Section 13.2 Runetime Stack and
There are cases where the sequential flow-of-control does not work well. An example will best explain this.
Let’s suppose that a program contains complex logic that is appropriately subdivided into functions. The program is running and it currently is executing function D, which was called by function C, which was called by function B, which was called by function A, which was called from the main function. This is illustrated by the following simplistic code example:
def main() A() def A(): B() def B(): C() def C(): D() def D() # processing
Function D determines that the current processing won’t work for some reason and needs to send a message to the main function to try something different. However, all that function D can do using normal flow-of-control is to return a value to function C. So function D returns a special value to function C that means “try something else”. Function C has to recognize this value, quit its processing, and return the special value to function B. And so forth and so on. It would be very helpful if function D could communicate directly with the main function (or functions A and B) without sending a special value through the intermediate calling functions. Well, that is exactly what an exception does. An exception is a message to any function currently on the executing program’s “run-time-stack”. (The “run-time-stack” is what keeps track of the active function calls while a program is executing.)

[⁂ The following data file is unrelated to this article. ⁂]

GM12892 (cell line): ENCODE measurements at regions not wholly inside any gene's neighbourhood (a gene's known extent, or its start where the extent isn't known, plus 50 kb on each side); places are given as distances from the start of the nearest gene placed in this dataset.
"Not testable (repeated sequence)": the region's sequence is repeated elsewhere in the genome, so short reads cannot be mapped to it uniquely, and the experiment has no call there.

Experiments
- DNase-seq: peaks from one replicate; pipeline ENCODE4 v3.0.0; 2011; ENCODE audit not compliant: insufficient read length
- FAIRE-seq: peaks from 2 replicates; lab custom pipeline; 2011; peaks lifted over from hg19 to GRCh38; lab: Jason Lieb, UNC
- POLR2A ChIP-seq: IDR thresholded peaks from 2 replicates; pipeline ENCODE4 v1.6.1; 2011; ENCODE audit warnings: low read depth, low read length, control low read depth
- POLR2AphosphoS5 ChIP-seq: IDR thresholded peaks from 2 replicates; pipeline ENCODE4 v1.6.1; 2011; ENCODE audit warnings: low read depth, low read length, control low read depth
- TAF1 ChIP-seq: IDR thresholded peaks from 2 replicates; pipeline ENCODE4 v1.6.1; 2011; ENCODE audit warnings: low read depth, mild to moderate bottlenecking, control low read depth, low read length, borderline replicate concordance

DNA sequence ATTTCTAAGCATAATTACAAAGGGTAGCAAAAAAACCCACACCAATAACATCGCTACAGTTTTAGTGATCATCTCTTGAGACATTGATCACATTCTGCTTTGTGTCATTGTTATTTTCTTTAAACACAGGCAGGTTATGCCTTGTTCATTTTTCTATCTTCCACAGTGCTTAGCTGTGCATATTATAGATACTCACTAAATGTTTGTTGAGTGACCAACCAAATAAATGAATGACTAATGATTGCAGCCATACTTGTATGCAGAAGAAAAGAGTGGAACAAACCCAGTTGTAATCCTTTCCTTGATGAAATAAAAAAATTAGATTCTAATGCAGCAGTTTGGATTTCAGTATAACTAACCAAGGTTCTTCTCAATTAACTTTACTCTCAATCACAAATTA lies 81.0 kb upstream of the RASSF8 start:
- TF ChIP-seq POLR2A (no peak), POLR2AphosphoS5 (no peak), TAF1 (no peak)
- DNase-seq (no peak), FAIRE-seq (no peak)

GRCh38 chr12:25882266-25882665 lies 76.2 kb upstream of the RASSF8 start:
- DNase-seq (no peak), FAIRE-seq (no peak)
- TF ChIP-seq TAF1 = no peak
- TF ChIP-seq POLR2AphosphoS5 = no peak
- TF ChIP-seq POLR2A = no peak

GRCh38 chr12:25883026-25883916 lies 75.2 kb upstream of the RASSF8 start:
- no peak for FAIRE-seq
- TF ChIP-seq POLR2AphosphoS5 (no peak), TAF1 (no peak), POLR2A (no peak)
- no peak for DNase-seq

In Python, your create an exception message using the
raisecommand. The simplest format for a
raisecommand is the keyword
raisefollowed by the name of an exception. For example:
So what happens to an exception message after it is created? The normal flow-of-control of a Python program is interrupted and Python starts looking for any code in its run-time-stack that is interested in dealing with the message. It always searches from its current location at the bottom of the run-time-stack, up the stack, in the order the functions were originally called. A
try: except:block is used to say “hey, I can deal with that message.” The first
try: except:block that Python finds on its search back up the run-time-stack will be executed. If there is no
try: except:block found, the program “crashes” and prints its run-time-stack to the console.
Let’s take a look at several code examples to illustrate this process. If function D had a
try: except:block around the code that
MyExceptionmessage, then the flow-of-control would be passed to the local
exceptblock. That is, function D would handle it’s own issues.
def main() A() def A(): B() def B(): C() def C(): D() def D() try: # processing code if something_special_happened: raise MyException except MyException: # execute if the MyException message happened
But perhaps function C is better able to handle the issue, so you could put the
try: except:block in function C:
def main() A() def A(): B() def B(): C() def C(): try: D() except MyException: # execute if the MyException message happened def D() # processing code if something_special_happened: raise MyException
But perhaps the main function is better able to handle the issue, so you could put the
try: except:block in the main function:
def main() try: A() except MyException: # execute if the MyException message happened def A(): B() def B(): C() def C(): D() def D() # processing code if something_special_happened: raise MyException
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